On 8 July 2015, the Chancellor of the Exchequer reduced the level of benefit that a member of a pension scheme could accrue in any year before a tax charge would apply. Any “excess” benefit would be taxed at an individual’s marginal rate, in a similar manner to a “benefit in kind”. The excess level of benefit is to be tapered from £40,000 to £10,000 as an individual’s earnings (note all earnings are assessed, not just remuneration from the relevant employment) increase from £150,000 per annum to £210,000 per annum. The methodology is very similar to the tapering of the “Personal Allowance” for higher earners.
The value that is assessed against a member’s Annual Allowance Charge limit is as follows;
- Increase in the accrued defined benefit (in excess of statutory revaluation) over the year multiplied by 16
- The total money purchase contributions paid to registered pension arrangements during the year.
The payment of this tax is required to be made on an annual basis in line with the payment of tax as part of the individual’s self-assessment tax form completion. Clearly, these changes will make the accrual of defined benefits less attractive for relatively high earners, but there are a number of approaches that can be undertaken to reduce, if not remove the liability for this tax. These include;
- Restructuring of the benefits – greater pension increases in payment
The annual allowance test does not distinguish between pensions that increase in payment at different rates. Consequently, it is possible to provide a member with a lower initial pension that increases at a higher rate. This would mean that the member is expected to receive a benefit of a similar overall value to the original pension, however, the level of tax paid is reduced/removed.
- Restructuring of the benefits – a higher spouse’s pension
In a similar manner to the previous point, the member’s pension could be reduced to provide a higher spouse’s pension. This will help the member to receive a benefit of similar value overall, but with a lower level of initial pension.
- Restructuring of the benefits – alternative remuneration
The member may prefer to have their benefits restricted to an amount equal to the annual allowance and receive additional remuneration in a different form, typically cash. A potential problem with this is that the payment of additional remuneration may further reduce the level of the member’s Annual Allowance…remember that there is a taper in the Annual Allowance as remuneration increases from £150,000 pa to £210,000 pa.
The efficacy of these options depends on the specific circumstances of each particular member as well as the existing benefit structure of the relevant scheme. These options may present the Company and the member with sufficient scope to change the shape of the benefits to remove any liability to pay the Annual Allowance charge. However, if this is unavoidable then there are a number of approaches that can reduce the impact of paying the charge.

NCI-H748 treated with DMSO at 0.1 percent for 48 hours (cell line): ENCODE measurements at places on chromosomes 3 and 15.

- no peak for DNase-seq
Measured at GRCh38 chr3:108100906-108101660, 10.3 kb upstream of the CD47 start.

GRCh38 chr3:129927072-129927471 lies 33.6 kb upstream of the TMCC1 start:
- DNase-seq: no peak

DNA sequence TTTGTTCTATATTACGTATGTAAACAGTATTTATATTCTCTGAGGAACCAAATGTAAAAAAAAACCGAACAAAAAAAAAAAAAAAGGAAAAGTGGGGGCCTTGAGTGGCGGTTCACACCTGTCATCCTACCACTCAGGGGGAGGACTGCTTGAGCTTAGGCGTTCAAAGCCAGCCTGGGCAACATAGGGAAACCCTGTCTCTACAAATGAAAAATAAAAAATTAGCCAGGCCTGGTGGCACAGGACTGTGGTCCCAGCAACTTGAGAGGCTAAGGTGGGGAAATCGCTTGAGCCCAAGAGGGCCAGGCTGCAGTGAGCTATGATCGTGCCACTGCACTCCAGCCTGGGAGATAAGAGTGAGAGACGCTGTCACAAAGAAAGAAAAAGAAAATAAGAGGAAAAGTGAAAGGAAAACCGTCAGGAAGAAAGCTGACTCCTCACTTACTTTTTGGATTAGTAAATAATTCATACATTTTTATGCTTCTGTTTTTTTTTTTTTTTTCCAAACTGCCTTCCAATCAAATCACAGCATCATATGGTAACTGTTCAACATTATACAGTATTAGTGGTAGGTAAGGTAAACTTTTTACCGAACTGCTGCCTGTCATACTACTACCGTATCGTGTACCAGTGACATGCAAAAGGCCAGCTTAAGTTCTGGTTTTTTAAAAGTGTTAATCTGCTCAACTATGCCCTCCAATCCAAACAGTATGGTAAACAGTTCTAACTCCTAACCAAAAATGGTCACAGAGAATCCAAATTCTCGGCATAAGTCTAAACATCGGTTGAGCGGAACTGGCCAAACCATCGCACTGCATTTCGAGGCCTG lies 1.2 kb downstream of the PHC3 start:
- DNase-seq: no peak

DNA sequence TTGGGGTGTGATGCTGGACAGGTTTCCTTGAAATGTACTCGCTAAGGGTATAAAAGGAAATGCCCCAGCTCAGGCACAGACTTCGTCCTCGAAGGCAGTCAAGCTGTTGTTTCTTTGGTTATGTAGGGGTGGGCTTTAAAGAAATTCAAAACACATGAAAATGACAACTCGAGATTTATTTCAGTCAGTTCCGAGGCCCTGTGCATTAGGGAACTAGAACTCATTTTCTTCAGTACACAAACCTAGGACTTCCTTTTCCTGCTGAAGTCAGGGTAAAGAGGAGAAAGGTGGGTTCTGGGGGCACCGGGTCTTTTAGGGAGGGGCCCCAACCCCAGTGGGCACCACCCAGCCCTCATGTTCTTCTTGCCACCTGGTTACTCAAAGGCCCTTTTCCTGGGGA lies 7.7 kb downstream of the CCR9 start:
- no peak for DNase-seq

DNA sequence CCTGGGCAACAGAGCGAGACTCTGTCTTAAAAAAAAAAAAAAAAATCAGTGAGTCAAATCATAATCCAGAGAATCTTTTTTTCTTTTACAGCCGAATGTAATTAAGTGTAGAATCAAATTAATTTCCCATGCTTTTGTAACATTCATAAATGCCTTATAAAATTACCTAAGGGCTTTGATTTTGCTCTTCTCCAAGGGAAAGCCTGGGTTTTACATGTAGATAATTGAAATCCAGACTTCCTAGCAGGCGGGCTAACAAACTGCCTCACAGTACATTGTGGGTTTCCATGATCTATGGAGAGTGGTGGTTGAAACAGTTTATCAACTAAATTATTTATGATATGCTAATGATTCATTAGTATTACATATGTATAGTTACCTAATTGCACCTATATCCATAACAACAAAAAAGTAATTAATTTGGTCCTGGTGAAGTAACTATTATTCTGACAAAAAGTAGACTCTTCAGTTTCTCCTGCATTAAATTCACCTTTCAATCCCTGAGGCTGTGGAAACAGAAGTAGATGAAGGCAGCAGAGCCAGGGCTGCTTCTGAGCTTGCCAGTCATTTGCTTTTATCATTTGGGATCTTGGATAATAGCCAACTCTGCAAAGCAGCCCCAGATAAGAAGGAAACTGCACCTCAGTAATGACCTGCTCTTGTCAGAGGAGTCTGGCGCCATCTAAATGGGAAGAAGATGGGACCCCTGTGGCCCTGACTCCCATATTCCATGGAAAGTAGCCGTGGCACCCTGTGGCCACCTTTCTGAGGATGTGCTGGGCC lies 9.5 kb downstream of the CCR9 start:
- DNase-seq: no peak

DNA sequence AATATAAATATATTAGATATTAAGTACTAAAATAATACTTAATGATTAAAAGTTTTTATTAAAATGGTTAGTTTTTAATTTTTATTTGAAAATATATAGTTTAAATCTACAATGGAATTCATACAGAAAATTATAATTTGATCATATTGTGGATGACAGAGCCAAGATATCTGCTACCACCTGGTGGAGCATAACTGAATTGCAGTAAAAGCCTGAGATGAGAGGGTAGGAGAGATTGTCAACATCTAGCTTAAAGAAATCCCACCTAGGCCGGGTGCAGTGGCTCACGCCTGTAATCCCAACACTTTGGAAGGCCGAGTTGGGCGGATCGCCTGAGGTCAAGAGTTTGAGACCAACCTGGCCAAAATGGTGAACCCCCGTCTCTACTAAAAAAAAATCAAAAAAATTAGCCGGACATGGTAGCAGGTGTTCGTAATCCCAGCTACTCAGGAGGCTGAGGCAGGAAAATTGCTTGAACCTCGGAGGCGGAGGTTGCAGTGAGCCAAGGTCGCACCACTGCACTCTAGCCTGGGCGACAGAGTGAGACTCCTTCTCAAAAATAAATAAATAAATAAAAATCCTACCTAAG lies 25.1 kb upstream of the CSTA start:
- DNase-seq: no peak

The last option above can be used and will provide the member with limited pension accrual, but in the absence of providing the member with alternative remuneration, this is akin to “throwing the baby out with the bathwater”. A member might as well receive a benefit after the payment of the Annual Allowance tax charge rather than no benefit at all.
There are essentially two approaches that can be adopted to the payment of the Annual Allowance charge;
- Member Pays. The calculation previously summarised is carried out and the member adds the excess amount to their self-assessment tax return. This is then taxed in the same manner as other remuneration.
- Scheme Pays. There are certain rules regarding this approach, but essentially the member can insist that the Scheme Pays the Annual Allowance Charge and makes a commensurate reduction to the benefits that are paid from the Scheme. This reduction can be carried out on as “as you go” basis, whereby explicit reductions are made to the member’s benefits each year. Alternatively, the member can build up a notional (negative) defined contribution account which is used to offset any future transfer value or converted at retirement to a negative pension.
A further variant of the Scheme Pays option is that the member can elect to have their tax-free cash reduced instead of their pension benefit. This point highlights an important tax consideration for the member. The tax free cash is not currently subject to tax. Alternatively, the member’s pension income will be subject to income tax. Further the element of the pension sacrificed to pay the Annual Allowance Charge would have been taxed at the highest rate the member pays. This provides a strong argument for members to elect to reduce pension benefit rather than tax free cash. Further, this example also provides a clear bias away from “Member Pays” towards “Scheme Pays”.
Clearly, the specific circumstances of each member needs to be considered when companies are deciding how to approach this issue. Further as the calculation depends crucially on information that is not necessarily available to the Company (e.g. private rental income) early engagement is required with individual members to arrive at an appropriate solution.
Please contact your usual Quantum Advisory contact, if you would like to discuss this further.
 This includes contributions paid to trust based and contract based defined contribution arrangements, as well as additional voluntary contributions paid to a defined benefit arrangement on a defined contribution basis.